must exceed the project costs. In determining project benefits 
and costs, the Secretary is to consider: (1) the effects of the 
rail line and the rail traffic on motor vehicle and pedestrian 
traffic, safety, and area commerce, before and after the rail 
line relocation; and (2) the effects of the rail line 
relocation on freight and rail passenger operations on the rail 
line.
    New section 22302(d) would require the Secretary to 
consider, in addition to benefits and costs, the following 
factors in making grant award decisions: (1) the capability of 
the State to fund the relocation project without Federal grant 
funding; (2) the equitable treatment of various regions of the 
United States; and (3) certain allocation requirements 
described below in section 22302(e).
    New section 22302(e) would prescribe two allocation 
requirements for rail line relocation grants: (1) at least 50 
percent of all grant funding available in a fiscal year must be 
provided as grant awards of less than $20 million each; and (2) 
not more than 25 percent of the grant funding available in a 
fiscal year may be provided for any single project.
    New section 22302(f) would establish the Federal share for 
grants awarded under this authority at 90 percent of the costs.
    New section 22302(g) would establish the State share for 
grants awarded under this authority at 10 percent of the shared 
costs. The State share may be paid in the form of cash, the 
contribution of real or tangible property (including property 
provided by a person on behalf of the State), or the services 
of State employees (excluding overhead and administrative 
costs). State in-kind costs may include certain pre-application 
contributions. The shared costs of a project may not include 
any cost that is defrayed with any funds or in-kind 
contribution that a source (other than the municipality) makes 
available unless the contribution is conditioned on the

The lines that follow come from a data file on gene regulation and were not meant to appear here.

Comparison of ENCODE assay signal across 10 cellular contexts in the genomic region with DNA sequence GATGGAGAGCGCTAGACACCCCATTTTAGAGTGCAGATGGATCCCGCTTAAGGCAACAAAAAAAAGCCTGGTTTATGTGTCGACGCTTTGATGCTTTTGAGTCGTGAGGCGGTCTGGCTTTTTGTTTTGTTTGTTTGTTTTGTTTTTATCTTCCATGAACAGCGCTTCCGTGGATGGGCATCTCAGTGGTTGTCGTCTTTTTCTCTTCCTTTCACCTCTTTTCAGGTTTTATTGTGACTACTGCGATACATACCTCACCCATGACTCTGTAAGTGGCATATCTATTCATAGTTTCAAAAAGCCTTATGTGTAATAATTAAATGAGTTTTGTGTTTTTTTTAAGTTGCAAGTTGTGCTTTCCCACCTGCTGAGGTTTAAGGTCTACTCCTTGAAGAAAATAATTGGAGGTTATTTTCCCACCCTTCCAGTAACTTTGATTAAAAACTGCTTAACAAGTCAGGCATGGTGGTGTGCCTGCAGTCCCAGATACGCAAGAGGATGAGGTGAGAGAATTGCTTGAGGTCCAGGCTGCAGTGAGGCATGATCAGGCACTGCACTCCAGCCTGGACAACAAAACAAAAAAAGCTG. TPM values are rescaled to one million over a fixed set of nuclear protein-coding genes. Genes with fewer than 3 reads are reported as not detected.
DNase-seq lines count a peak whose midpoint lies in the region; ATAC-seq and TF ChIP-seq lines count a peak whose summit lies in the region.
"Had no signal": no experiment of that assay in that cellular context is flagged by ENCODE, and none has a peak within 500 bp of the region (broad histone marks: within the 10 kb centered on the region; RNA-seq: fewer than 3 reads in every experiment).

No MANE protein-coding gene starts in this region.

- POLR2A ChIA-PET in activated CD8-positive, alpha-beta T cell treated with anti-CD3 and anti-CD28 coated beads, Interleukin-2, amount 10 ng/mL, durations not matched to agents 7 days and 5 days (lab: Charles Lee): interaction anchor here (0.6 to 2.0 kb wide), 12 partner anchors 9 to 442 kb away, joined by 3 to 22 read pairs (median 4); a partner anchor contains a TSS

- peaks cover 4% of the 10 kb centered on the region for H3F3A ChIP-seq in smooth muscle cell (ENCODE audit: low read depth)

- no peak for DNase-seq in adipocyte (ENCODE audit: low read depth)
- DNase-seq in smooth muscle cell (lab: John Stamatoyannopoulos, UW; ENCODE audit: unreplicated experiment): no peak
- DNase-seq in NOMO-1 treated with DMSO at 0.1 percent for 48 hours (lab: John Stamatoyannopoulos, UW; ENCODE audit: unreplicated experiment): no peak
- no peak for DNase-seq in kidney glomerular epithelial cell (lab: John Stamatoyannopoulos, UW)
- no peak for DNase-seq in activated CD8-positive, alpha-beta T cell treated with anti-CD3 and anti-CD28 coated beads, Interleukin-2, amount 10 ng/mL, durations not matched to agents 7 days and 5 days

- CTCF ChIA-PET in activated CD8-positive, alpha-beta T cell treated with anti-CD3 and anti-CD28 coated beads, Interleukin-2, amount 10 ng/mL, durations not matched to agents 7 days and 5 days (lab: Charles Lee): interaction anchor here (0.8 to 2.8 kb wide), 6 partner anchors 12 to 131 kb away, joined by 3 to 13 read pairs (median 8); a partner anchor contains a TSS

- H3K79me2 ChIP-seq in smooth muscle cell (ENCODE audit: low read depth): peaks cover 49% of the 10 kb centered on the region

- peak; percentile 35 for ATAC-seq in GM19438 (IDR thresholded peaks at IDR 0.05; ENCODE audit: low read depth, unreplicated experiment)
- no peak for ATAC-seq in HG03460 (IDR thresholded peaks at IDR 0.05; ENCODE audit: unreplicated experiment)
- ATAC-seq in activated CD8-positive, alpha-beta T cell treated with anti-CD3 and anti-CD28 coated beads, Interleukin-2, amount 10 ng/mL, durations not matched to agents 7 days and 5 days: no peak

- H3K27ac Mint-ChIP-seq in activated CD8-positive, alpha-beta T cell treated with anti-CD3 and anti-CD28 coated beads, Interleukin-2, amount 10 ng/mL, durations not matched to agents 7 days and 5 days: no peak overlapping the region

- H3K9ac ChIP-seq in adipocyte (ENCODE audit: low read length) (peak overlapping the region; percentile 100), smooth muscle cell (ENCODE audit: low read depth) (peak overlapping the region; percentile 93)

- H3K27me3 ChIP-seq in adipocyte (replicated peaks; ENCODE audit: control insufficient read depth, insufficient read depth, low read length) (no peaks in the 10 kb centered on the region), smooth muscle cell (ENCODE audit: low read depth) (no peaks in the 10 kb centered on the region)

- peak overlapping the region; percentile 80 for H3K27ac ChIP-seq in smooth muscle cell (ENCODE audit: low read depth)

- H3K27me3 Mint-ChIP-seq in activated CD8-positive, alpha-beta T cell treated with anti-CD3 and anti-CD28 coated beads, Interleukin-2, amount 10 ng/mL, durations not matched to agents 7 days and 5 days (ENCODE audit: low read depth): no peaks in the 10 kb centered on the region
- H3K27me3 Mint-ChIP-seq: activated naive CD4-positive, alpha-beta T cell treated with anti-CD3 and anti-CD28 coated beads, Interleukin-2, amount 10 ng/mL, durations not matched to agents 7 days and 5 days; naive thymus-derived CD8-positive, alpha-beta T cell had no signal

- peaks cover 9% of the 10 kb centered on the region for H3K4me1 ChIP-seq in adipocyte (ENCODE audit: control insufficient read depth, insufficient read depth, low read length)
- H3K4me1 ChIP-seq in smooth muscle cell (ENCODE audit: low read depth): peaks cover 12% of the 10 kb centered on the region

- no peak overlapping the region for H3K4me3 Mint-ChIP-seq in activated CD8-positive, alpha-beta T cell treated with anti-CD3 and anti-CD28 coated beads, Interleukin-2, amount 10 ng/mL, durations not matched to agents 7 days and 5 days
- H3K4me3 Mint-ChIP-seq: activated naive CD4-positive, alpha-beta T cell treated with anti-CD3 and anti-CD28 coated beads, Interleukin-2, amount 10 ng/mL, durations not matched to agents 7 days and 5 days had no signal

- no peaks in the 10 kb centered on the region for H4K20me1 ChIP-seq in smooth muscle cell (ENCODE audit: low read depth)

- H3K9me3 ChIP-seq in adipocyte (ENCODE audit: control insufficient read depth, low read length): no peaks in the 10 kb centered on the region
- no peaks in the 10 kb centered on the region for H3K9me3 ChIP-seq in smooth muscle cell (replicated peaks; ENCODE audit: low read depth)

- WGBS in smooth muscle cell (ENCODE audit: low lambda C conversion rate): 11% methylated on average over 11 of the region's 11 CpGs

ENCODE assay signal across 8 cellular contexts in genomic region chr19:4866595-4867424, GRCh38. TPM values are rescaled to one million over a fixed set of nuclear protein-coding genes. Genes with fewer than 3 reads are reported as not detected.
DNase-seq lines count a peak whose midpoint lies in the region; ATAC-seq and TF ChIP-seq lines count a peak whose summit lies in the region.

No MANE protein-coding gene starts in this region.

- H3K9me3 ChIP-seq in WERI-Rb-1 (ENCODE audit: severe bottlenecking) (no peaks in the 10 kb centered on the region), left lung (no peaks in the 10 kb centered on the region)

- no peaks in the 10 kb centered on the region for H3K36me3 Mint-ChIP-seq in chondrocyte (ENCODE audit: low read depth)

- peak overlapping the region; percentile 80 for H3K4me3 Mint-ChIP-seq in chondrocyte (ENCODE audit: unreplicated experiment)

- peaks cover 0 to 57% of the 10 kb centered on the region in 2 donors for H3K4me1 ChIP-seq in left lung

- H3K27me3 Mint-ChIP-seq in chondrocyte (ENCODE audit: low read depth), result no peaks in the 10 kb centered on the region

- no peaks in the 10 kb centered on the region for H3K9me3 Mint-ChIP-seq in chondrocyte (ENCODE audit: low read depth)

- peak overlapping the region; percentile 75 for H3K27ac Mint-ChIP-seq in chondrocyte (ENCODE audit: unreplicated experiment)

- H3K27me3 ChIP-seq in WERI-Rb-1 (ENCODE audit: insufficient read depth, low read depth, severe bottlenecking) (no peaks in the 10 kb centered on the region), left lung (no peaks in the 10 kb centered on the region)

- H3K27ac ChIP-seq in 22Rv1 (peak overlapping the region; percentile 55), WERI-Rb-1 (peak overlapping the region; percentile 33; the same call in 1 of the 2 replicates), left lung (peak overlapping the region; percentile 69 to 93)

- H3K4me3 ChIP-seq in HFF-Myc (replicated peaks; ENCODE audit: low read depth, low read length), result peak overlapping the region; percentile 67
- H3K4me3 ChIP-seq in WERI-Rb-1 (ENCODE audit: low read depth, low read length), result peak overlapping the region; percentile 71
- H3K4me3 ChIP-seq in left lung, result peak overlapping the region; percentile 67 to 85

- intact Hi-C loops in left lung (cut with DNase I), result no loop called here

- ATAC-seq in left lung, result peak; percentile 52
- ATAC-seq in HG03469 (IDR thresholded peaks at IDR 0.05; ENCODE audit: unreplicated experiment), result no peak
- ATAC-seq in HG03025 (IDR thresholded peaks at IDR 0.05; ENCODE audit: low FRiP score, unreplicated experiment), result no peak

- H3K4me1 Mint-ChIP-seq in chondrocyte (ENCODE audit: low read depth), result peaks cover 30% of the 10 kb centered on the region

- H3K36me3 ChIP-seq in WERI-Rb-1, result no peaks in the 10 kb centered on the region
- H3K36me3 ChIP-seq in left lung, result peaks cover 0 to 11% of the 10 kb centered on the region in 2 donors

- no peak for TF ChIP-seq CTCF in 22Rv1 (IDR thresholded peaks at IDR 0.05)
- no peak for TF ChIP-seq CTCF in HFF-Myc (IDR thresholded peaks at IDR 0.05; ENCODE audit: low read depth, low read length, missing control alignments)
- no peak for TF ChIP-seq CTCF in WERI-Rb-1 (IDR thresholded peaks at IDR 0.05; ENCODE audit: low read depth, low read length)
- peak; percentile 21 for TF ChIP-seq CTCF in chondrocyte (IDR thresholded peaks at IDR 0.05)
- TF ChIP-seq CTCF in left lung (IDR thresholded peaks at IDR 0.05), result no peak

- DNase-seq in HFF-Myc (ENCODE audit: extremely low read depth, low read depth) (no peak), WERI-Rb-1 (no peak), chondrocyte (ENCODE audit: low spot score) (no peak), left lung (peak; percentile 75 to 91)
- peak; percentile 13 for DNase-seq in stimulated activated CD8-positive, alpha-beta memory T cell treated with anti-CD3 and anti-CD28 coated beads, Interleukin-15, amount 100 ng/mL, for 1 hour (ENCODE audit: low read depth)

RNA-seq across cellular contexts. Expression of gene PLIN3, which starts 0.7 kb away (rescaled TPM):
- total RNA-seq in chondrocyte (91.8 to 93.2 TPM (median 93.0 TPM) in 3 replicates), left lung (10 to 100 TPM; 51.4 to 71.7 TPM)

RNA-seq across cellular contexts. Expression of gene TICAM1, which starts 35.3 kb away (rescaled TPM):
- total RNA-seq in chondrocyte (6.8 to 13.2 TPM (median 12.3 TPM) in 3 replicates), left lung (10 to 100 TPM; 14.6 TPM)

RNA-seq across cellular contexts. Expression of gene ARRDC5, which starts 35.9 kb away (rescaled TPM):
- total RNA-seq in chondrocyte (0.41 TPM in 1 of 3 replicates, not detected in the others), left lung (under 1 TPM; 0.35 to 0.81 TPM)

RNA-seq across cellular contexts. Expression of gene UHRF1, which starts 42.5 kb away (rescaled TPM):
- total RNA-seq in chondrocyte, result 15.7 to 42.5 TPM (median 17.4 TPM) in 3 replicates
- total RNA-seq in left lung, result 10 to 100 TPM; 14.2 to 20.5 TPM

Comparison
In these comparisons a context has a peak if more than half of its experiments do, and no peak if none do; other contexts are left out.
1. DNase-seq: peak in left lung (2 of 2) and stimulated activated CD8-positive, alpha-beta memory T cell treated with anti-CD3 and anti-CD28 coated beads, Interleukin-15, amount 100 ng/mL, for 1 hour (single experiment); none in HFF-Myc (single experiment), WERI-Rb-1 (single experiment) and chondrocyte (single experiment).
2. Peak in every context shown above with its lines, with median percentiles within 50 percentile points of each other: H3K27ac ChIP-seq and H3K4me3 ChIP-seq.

municipality using the funds only for the project and the 
execution of the project. The Secretary is to determine which 
project costs are shared costs and which are not.
    New section 22302(h) would authorize two or more States to 
combine grants for a common project that benefits such States, 
subject to State authority.
    New section 22302(i) would direct the Secretary to 
prescribe regulations for carrying out this section.
    New section 22302(j) would include political subdivisions 
of States in the definition of ``State''.
    New section 22302(k) would authorize appropriations for the 
grant program of $350 million for each of fiscal years 2003 
through 2007.
    The section would also direct the Secretary of 
Transportation to issue temporary regulations to implement the 
grant program by October 1, 2002, and final regulations by 
April 1, 2003. Those regulations must ensure that grants are 
awarded on a competitive basis.

                        Changes in Existing Law

    In compliance with paragraph 12 of rule XXVI of the 
Standing Rules of the Senate, changes in existing law made by 
the bill, as reported, are shown as follows (existing law 
proposed to be omitted is enclosed in black brackets, new 
material is printed in italic, existing law in which no change 
is proposed is shown in roman):

                        TITLE 49. TRANSPORTATION


                       SUBTITLE V. RAIL PROGRAMS

                           PART B. ASSISTANCE

          [CHAPTER 223. LIGHT DENSITY RAIL LINE PILOT PROJECTS


[Sec. 22301. Light density rail line pilot projects

    [(a) Grants.--The Secretary of Transportation may make 
grants to States that have State rail plans described in 
section 22102 (1) and (2), to fund pilot projects that 
demonstrate the relationship of light density railroad services 
to the statutory responsibilities of the Secretary, including 
those under title 23.
    [(b) Limitations.--Grants under this section may be made 
only for pilot projects for making capital improvements to, and 
rehabilitating, publicly and privately owned rail line 
structures, and may not be used for providing operating 
assistance.
    [(c) Private Owner Contributions.--Grants made under this 
section for projects on privately owned rail line structures 
shall include contributions by the owner of the rail line 
structures, based on the benefit to those structures, as 
determined by the Secretary.
    [(d) Study.--The Secretary shall conduct a study of the 
pilot projects carried out with grant assistance under this 
section to determine the public interest benefits associated 
with the light density railroad networks in the States and 
their contribution to a multimodal transportation system. Not